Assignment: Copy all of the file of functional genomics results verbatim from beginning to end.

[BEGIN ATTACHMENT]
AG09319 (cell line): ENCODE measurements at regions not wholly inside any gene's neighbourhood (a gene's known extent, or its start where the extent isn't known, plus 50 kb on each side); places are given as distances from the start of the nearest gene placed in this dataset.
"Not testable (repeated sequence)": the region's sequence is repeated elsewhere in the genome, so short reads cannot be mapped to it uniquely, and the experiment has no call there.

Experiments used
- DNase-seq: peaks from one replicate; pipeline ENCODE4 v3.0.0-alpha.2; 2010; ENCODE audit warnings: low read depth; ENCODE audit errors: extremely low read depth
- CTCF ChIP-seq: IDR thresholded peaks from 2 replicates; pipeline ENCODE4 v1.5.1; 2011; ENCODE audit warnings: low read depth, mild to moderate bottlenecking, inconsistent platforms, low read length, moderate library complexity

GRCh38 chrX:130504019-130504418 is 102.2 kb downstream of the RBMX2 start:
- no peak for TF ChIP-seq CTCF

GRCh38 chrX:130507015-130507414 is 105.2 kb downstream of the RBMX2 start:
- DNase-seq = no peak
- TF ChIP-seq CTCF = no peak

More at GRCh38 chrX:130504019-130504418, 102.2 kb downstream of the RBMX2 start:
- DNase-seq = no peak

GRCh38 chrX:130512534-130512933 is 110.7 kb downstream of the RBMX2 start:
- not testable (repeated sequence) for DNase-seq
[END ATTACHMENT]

AG09319 (cell line): ENCODE measurements at regions not wholly inside any gene's neighbourhood (a gene's known extent, or its start where the extent isn't known, plus 50 kb on each side); places are given as distances from the start of the nearest gene placed in this dataset.
"Not testable (repeated sequence)": the region's sequence is repeated elsewhere in the genome, so short reads cannot be mapped to it uniquely, and the experiment has no call there.

Experiments used
- DNase-seq: peaks from one replicate; pipeline ENCODE4 v3.0.0-alpha.2; 2010; ENCODE audit warnings: low read depth; ENCODE audit errors: extremely low read depth
- CTCF ChIP-seq: IDR thresholded peaks from 2 replicates; pipeline ENCODE4 v1.5.1; 2011; ENCODE audit warnings: low read depth, mild to moderate bottlenecking, inconsistent platforms, low read length, moderate library complexity

GRCh38 chrX:130504019-130504418 is 102.2 kb downstream of the RBMX2 start:
- no peak for TF ChIP-seq CTCF

GRCh38 chrX:130507015-130507414 is 105.2 kb downstream of the RBMX2 start:
- DNase-seq = no peak
- TF ChIP-seq CTCF = no peak

More at GRCh38 chrX:130504019-130504418, 102.2 kb downstream of the RBMX2 start:
- DNase-seq = no peak

GRCh38 chrX:130512534-130512933 is 110.7 kb downstream of the RBMX2 start:
- not testable (repeated sequence) for DNase-seq